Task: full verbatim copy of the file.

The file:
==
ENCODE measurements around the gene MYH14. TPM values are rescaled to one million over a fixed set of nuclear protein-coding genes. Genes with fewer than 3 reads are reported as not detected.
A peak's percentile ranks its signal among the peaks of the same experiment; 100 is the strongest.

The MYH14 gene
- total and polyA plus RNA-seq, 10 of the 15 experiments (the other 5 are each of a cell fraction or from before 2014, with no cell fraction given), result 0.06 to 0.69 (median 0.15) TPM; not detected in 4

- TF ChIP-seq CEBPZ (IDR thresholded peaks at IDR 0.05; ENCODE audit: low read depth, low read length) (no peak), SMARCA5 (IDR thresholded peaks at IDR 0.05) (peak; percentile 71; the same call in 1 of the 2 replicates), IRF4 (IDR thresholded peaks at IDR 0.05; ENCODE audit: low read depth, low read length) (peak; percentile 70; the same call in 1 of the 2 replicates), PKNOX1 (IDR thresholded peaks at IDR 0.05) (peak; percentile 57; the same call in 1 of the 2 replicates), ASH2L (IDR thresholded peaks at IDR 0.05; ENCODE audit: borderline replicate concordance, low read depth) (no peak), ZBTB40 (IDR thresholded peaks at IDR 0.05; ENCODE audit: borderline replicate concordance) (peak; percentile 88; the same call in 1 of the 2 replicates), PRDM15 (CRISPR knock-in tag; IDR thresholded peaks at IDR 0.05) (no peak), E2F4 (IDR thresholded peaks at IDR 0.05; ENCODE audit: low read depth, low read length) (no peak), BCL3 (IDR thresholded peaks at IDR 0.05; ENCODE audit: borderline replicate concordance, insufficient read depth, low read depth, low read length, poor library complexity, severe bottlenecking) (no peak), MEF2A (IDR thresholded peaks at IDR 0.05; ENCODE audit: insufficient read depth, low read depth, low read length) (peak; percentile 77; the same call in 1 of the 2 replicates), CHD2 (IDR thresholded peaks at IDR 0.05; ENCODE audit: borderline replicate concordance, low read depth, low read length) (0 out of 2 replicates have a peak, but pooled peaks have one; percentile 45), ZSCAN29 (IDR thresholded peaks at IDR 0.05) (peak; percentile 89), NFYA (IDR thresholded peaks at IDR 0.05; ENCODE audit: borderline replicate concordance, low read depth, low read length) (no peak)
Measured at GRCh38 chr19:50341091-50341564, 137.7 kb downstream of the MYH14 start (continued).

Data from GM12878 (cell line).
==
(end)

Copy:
ENCODE measurements around the gene MYH14. TPM values are rescaled to one million over a fixed set of nuclear protein-coding genes. Genes with fewer than 3 reads are reported as not detected.
A peak's percentile ranks its signal among the peaks of the same experiment; 100 is the strongest.

The MYH14 gene
- total and polyA plus RNA-seq, 10 of the 15 experiments (the other 5 are each of a cell fraction or from before 2014, with no cell fraction given), result 0.06 to 0.69 (median 0.15) TPM; not detected in 4

- TF ChIP-seq CEBPZ (IDR thresholded peaks at IDR 0.05; ENCODE audit: low read depth, low read length) (no peak), SMARCA5 (IDR thresholded peaks at IDR 0.05) (peak; percentile 71; the same call in 1 of the 2 replicates), IRF4 (IDR thresholded peaks at IDR 0.05; ENCODE audit: low read depth, low read length) (peak; percentile 70; the same call in 1 of the 2 replicates), PKNOX1 (IDR thresholded peaks at IDR 0.05) (peak; percentile 57; the same call in 1 of the 2 replicates), ASH2L (IDR thresholded peaks at IDR 0.05; ENCODE audit: borderline replicate concordance, low read depth) (no peak), ZBTB40 (IDR thresholded peaks at IDR 0.05; ENCODE audit: borderline replicate concordance) (peak; percentile 88; the same call in 1 of the 2 replicates), PRDM15 (CRISPR knock-in tag; IDR thresholded peaks at IDR 0.05) (no peak), E2F4 (IDR thresholded peaks at IDR 0.05; ENCODE audit: low read depth, low read length) (no peak), BCL3 (IDR thresholded peaks at IDR 0.05; ENCODE audit: borderline replicate concordance, insufficient read depth, low read depth, low read length, poor library complexity, severe bottlenecking) (no peak), MEF2A (IDR thresholded peaks at IDR 0.05; ENCODE audit: insufficient read depth, low read depth, low read length) (peak; percentile 77; the same call in 1 of the 2 replicates), CHD2 (IDR thresholded peaks at IDR 0.05; ENCODE audit: borderline replicate concordance, low read depth, low read length) (0 out of 2 replicates have a peak, but pooled peaks have one; percentile 45), ZSCAN29 (IDR thresholded peaks at IDR 0.05) (peak; percentile 89), NFYA (IDR thresholded peaks at IDR 0.05; ENCODE audit: borderline replicate concordance, low read depth, low read length) (no peak)
Measured at GRCh38 chr19:50341091-50341564, 137.7 kb downstream of the MYH14 start (continued).

Data from GM12878 (cell line).